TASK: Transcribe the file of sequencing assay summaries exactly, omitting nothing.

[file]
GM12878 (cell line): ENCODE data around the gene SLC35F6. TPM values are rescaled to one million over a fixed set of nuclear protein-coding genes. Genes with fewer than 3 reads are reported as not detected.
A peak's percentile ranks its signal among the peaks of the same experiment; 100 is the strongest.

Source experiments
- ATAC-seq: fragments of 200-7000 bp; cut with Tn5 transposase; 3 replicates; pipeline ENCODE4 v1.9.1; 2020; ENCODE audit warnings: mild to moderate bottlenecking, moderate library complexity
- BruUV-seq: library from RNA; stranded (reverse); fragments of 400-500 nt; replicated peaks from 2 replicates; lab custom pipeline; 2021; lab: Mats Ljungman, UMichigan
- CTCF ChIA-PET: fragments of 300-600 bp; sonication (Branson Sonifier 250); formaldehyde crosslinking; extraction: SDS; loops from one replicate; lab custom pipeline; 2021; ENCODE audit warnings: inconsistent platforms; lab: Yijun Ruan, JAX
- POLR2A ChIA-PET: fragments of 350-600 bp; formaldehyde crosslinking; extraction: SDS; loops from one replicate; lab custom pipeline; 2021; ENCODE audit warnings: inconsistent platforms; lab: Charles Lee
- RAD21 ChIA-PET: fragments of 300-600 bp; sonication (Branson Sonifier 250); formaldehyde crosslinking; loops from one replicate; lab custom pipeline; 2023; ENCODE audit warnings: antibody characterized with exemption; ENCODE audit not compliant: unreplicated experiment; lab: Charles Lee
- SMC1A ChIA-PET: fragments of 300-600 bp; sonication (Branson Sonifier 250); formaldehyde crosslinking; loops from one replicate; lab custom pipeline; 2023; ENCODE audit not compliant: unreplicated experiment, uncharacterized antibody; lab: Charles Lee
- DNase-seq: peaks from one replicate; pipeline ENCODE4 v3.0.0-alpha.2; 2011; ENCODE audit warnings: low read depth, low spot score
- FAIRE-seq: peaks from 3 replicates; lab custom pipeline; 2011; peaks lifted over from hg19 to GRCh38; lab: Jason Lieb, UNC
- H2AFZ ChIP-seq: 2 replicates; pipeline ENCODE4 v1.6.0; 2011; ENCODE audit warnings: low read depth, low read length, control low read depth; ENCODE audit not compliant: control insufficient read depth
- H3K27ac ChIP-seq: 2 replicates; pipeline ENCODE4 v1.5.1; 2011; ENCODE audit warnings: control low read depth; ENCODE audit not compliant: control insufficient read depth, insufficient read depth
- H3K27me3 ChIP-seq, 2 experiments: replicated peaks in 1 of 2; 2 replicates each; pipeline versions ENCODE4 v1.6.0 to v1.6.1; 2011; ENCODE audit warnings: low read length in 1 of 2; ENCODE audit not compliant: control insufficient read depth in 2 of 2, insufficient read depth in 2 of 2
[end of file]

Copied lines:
GM12878 (cell line): ENCODE data around the gene SLC35F6. TPM values are rescaled to one million over a fixed set of nuclear protein-coding genes. Genes with fewer than 3 reads are reported as not detected.
A peak's percentile ranks its signal among the peaks of the same experiment; 100 is the strongest.

Source experiments
- ATAC-seq: fragments of 200-7000 bp; cut with Tn5 transposase; 3 replicates; pipeline ENCODE4 v1.9.1; 2020; ENCODE audit warnings: mild to moderate bottlenecking, moderate library complexity
- BruUV-seq: library from RNA; stranded (reverse); fragments of 400-500 nt; replicated peaks from 2 replicates; lab custom pipeline; 2021; lab: Mats Ljungman, UMichigan
- CTCF ChIA-PET: fragments of 300-600 bp; sonication (Branson Sonifier 250); formaldehyde crosslinking; extraction: SDS; loops from one replicate; lab custom pipeline; 2021; ENCODE audit warnings: inconsistent platforms; lab: Yijun Ruan, JAX
- POLR2A ChIA-PET: fragments of 350-600 bp; formaldehyde crosslinking; extraction: SDS; loops from one replicate; lab custom pipeline; 2021; ENCODE audit warnings: inconsistent platforms; lab: Charles Lee
- RAD21 ChIA-PET: fragments of 300-600 bp; sonication (Branson Sonifier 250); formaldehyde crosslinking; loops from one replicate; lab custom pipeline; 2023; ENCODE audit warnings: antibody characterized with exemption; ENCODE audit not compliant: unreplicated experiment; lab: Charles Lee
- SMC1A ChIA-PET: fragments of 300-600 bp; sonication (Branson Sonifier 250); formaldehyde crosslinking; loops from one replicate; lab custom pipeline; 2023; ENCODE audit not compliant: unreplicated experiment, uncharacterized antibody; lab: Charles Lee
- DNase-seq: peaks from one replicate; pipeline ENCODE4 v3.0.0-alpha.2; 2011; ENCODE audit warnings: low read depth, low spot score
- FAIRE-seq: peaks from 3 replicates; lab custom pipeline; 2011; peaks lifted over from hg19 to GRCh38; lab: Jason Lieb, UNC
- H2AFZ ChIP-seq: 2 replicates; pipeline ENCODE4 v1.6.0; 2011; ENCODE audit warnings: low read depth, low read length, control low read depth; ENCODE audit not compliant: control insufficient read depth
- H3K27ac ChIP-seq: 2 replicates; pipeline ENCODE4 v1.5.1; 2011; ENCODE audit warnings: control low read depth; ENCODE audit not compliant: control insufficient read depth, insufficient read depth
- H3K27me3 ChIP-seq, 2 experiments: replicated peaks in 1 of 2; 2 replicates each; pipeline versions ENCODE4 v1.6.0 to v1.6.1; 2011; ENCODE audit warnings: low read length in 1 of 2; ENCODE audit not compliant: control insufficient read depth in 2 of 2, insufficient read depth in 2 of 2